Friday, 18 April 2014

Access All Areas : if you can get a park!

What's wrong with this picture?
A small Mercedes hatchback has squeezed between two other cars in a car park.
One of those 'other cars' is in a disability parking bay.

One school that I regularly visit has two lovely wide disability permit parking spaces at the front of the school, right by the door to the main office. They are well-used and appreciated.

When the school found out that I usually visit one of the rear buildings, a brand new parking space was made right next door in the rear staff car park. 

It was a lovely gesture because it was instigated by a staff member. I hadn't even thought about or mentioned the possibility to anyone. An observant staff member had noticed that it would be much easier for me to park right next to the buildings I frequented.  She made the suggestion and the simple changes were instigated.

The school took two parking spaces, removed the white line in between and created one wide disability permit park. Thank you so much! 

It was nice to have someone else take the initiative. I get tired having to ask for help regularly or point out access issues. I don't want to be known for always asking for something or to be misconstrued as a chronic complainant!

I think that's why I like crocheting gifts for people - so I can give something back instead of feeling like I am always 'taking' by asking for assistance.

I was tickled pink that the school had provided me with an accessible and safer car park and I used it straight away.  It hadn't been there long when, after one morning at the school, I returned to my car to discover this scene...

A small Mercedes hatchback has squeezed into the access zone between two cars, straddling the lines into the disability parking bay which is in use
by a valid permit holder. 

The rear car park is often full and it can be difficult to find a parking space but that is no excuse for the cheeky so-and-so who thought their small Mercedes might be able to fit in the narrow gap!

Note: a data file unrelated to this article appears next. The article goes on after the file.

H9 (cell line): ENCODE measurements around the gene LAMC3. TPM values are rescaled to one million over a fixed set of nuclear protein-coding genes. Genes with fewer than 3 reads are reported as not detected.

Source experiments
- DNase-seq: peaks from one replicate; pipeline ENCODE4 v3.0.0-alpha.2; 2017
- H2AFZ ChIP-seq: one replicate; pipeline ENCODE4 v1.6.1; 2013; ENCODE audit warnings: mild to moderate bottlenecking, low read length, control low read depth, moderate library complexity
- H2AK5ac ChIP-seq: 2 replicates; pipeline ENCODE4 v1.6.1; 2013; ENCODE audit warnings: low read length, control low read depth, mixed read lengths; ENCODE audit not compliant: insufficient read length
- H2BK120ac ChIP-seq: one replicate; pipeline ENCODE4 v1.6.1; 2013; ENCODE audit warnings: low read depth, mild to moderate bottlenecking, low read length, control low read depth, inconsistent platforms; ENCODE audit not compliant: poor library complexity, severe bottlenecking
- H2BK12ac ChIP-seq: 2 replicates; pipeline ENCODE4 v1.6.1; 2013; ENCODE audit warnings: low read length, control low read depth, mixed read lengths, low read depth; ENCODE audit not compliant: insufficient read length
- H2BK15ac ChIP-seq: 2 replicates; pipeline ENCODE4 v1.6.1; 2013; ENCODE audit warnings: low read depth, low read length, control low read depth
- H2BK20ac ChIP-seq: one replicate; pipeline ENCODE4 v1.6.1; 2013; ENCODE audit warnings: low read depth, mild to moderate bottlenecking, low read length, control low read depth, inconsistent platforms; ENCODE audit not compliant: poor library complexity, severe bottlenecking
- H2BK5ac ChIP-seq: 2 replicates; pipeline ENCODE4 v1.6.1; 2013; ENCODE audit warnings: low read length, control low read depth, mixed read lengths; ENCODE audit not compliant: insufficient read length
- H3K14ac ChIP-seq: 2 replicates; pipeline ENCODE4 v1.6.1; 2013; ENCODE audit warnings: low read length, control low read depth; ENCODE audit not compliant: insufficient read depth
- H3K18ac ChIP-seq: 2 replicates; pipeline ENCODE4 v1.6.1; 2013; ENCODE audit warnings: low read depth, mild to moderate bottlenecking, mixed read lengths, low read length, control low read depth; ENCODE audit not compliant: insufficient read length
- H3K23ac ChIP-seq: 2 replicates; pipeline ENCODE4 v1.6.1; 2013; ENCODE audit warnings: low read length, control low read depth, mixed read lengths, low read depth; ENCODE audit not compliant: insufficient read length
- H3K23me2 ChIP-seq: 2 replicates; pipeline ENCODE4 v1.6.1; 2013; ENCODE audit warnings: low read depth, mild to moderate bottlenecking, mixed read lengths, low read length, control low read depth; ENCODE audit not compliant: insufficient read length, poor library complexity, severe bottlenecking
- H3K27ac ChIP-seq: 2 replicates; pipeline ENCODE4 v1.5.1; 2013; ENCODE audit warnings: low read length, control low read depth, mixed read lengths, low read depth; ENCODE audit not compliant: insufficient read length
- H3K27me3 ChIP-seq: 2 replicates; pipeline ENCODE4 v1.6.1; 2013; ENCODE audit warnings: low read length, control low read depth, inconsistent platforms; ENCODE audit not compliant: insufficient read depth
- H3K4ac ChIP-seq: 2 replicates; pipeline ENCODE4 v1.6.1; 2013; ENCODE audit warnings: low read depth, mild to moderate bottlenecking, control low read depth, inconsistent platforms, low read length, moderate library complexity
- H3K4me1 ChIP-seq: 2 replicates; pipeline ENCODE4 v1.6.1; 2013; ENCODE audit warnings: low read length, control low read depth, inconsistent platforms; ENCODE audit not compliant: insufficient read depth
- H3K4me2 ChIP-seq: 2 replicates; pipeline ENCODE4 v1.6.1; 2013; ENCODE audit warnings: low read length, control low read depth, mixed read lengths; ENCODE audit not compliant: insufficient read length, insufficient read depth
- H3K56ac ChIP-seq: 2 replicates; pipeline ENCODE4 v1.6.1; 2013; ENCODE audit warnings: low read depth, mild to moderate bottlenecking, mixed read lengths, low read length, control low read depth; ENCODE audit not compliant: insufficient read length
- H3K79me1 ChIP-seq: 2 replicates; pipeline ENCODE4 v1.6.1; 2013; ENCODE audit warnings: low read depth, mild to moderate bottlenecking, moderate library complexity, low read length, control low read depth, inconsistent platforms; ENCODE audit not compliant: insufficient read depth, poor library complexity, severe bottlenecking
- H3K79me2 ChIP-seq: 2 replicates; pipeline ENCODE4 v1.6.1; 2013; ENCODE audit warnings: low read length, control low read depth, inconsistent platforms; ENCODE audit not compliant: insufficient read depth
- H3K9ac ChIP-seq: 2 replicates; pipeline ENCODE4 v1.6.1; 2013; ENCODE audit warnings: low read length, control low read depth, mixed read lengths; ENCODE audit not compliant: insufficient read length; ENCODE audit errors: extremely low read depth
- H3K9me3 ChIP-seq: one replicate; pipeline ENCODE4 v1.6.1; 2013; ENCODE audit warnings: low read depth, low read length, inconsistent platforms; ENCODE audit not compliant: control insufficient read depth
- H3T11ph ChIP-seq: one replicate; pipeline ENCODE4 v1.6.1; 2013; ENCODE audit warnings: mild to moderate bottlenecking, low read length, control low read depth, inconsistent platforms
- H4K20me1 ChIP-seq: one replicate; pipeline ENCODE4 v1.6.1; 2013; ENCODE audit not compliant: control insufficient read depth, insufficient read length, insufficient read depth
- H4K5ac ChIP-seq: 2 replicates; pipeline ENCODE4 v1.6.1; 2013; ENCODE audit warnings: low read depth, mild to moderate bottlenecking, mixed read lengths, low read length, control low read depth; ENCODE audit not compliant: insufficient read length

The small car has parked too close to the permit holder's car.

There is inadequate space to open the permit holder's driver's side (right) door properly.  A person who needs room for a wheelchair or other piece of equipment cannot gain access if other drivers park too closely.

(I see this sort of thing frequently at the hospital car park too where there are rows of wide parking spaces which almost invite people to sneak in-between.  I feel sorry for any wheelchair user who has to wait until the culprit is found and offending vehicle removed before being able to get into their car . The hospital now issues fines for drivers who do the wrong thing.)

Thank goodness for mobile phones with cameras. On this particular school day, I took a photograph of the offending vehicle and informed the school office. 

The culprit turned out to be a visitor from another school - someone whose status would indicate that they should know better.  I am glad that the school was able to identify the person very quickly and I wonder whether the culprit was suitably embarrassed (or  had a conscience that was suitably pricked). 

I do not want to embarrass people on purpose, but disappointingly, it sometimes takes that level of emotional disturbance to raise people's awareness and force them to reconsider their behaviour.  

To be fair, I should ask whether that narrow gap was ambiguous - is it narrow enough to be obvious that it is not intended as a car park, or is it unfair to blame the driver whose tiny car almost fit there?  I suppose the gap could have been used for a motorcycle.  It never looked large enough for a car to me.  Anyway, it was a learning experience for everyone.

Within days, the school got out the yellow paint again to make it very plain that there is no parking adjacent to the disability access space. Since then, there have been no more problems as far as I know.

The access zone is now painted with yellow stripes.

Four years on,  I am extra pleased to see other wheelchair users and visitors with disabilities making good use of the parking space. 

It justifies the loss of the two regular spaces and the cost of creating disability access (not a huge cost at all - just a can of paint!).

It highlights my belief that when you help one person, you end up helping lots of others too.

I praise the school for their initiative and quick action to make amends and provide an accessible environment.  I feel properly included as a valued member of the school community when my needs are acknowledged and I am supported to access the school.

Does your community provide good examples of access and inclusion for everyone?

For more 'Access All Areas', click access in the 'Labels' list in the right hand column.

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